Neuronal intranuclear inclusion disease (NIID) is a rare neurodegenerative disorder pathologically characterized by localized neuronal loss, and presence of eosinophilic intranuclear inclusions in neurons and glial cells.
A 50-year-old man presented with rapidly progressive dementia, behavioral changes, gait disturbances, and incontinence of 3 months duration. His brain magnetic resonance imaging showed diffuse T2/FLAIR hyperintensity of basal ganglia, thalami, cerebral peduncles, ventral pons, and supratentorial white matter with a frontal predominance. Hyperintensity was noted along the corticosubcortical junction on diffusion-weighted images. NIID was suspected and the patient underwent triple biopsy of the sural nerve with adjacent skin and biceps biopsy. Biopsy revealed ubiquitin-positive intranuclear inclusions surrounding the myofibers, and vascular smooth muscles suggestive of NIID.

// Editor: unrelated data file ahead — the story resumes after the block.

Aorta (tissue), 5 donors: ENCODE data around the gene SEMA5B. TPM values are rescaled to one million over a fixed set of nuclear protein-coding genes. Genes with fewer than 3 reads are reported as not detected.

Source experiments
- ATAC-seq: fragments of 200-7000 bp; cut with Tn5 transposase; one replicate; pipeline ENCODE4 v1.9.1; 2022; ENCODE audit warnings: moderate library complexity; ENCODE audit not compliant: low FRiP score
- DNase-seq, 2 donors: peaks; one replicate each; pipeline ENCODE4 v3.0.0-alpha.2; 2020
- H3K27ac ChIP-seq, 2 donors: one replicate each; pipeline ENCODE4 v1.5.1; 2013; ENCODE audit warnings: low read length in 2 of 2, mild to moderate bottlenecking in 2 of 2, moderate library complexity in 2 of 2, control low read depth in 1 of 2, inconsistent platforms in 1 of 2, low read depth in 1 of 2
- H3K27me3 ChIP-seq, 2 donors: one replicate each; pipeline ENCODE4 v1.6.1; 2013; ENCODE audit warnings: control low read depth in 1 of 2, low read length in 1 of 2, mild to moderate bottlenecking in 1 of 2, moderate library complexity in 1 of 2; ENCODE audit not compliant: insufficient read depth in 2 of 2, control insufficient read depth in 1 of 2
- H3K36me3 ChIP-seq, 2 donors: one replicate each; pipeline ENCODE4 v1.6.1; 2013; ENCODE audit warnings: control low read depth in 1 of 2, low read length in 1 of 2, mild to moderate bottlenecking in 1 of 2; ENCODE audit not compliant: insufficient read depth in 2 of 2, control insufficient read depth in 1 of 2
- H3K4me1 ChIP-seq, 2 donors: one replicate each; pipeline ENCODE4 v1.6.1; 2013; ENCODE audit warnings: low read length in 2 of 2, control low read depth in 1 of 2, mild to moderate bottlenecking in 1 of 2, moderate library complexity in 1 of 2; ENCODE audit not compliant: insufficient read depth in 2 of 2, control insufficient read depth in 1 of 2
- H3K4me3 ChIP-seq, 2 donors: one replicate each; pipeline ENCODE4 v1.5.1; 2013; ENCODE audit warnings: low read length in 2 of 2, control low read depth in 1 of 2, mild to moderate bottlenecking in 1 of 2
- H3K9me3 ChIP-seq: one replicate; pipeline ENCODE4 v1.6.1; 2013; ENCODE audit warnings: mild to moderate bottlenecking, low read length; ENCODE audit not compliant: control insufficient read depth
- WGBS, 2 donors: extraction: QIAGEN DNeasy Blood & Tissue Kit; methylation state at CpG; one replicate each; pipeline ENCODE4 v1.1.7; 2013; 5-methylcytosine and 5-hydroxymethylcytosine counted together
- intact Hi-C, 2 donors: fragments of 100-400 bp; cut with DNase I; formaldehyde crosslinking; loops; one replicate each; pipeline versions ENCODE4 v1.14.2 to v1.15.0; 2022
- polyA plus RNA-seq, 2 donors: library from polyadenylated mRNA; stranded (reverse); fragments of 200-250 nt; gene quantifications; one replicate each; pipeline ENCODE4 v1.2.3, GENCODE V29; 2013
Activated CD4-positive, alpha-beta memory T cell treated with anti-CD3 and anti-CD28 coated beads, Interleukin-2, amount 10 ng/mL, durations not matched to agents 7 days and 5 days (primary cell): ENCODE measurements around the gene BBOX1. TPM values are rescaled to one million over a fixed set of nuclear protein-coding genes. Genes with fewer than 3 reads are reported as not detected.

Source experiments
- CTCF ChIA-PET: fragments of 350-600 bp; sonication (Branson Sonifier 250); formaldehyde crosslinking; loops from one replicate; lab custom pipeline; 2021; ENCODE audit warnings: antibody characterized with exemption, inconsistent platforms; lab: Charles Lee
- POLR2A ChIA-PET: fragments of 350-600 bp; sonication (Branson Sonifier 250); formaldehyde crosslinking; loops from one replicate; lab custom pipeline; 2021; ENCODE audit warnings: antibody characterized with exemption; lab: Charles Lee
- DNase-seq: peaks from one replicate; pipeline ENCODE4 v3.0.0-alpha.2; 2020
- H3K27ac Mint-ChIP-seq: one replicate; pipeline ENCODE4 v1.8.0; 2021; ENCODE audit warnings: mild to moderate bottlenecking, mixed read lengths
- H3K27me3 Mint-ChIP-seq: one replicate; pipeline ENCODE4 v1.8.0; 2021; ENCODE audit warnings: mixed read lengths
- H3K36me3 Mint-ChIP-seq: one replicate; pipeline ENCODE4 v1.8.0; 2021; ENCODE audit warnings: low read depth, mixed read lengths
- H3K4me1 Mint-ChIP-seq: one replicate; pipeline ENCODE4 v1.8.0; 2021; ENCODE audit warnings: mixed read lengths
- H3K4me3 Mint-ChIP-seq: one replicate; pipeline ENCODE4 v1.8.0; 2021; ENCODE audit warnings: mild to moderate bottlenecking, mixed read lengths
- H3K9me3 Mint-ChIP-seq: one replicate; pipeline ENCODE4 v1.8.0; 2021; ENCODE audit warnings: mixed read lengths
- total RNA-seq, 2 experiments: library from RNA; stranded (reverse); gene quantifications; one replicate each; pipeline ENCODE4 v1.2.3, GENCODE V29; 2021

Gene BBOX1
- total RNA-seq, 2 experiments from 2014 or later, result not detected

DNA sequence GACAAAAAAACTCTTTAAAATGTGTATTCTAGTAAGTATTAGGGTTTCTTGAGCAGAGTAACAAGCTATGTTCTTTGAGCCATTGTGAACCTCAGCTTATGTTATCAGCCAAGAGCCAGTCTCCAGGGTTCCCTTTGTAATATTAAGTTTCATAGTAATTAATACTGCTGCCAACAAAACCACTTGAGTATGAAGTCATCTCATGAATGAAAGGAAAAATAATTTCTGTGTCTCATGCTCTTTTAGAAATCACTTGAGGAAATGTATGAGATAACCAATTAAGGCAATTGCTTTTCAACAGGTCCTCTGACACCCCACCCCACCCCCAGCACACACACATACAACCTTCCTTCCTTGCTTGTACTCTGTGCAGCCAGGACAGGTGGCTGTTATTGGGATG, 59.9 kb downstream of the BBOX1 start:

NIID is a rare neurodegenerative disorder usually diagnosed postmortem. The rectal and skin biopsy had proved helpful in antemortem diagnosis. We have increased the diagnostic armamentarium by showing the presence of intranuclear inclusions in smooth muscle cells of the muscle. Hence, a high degree of suspicion, magnetic resonance imaging features, with nerve/muscle/skin biopsy can help in diagnosis of NIID.
Departments of *Neuroimaging and Interventional Neuroradiology
‡Neuropathology, National Institute of Mental Health and Neurosciences (NIMHANS), Bengaluru, Karnataka, India
The authors declare no conflicts of interest.
Reprints: Netravathi M., MBBS, DM Neurology, Department of Neurology, National Institute of Mental Health & Neurosciences (NIMHANS), Hosur Road, Bangalore 560029, Karnataka, India (e-mail: firstname.lastname@example.org).
Received December 12, 2018
Accepted March 7, 2019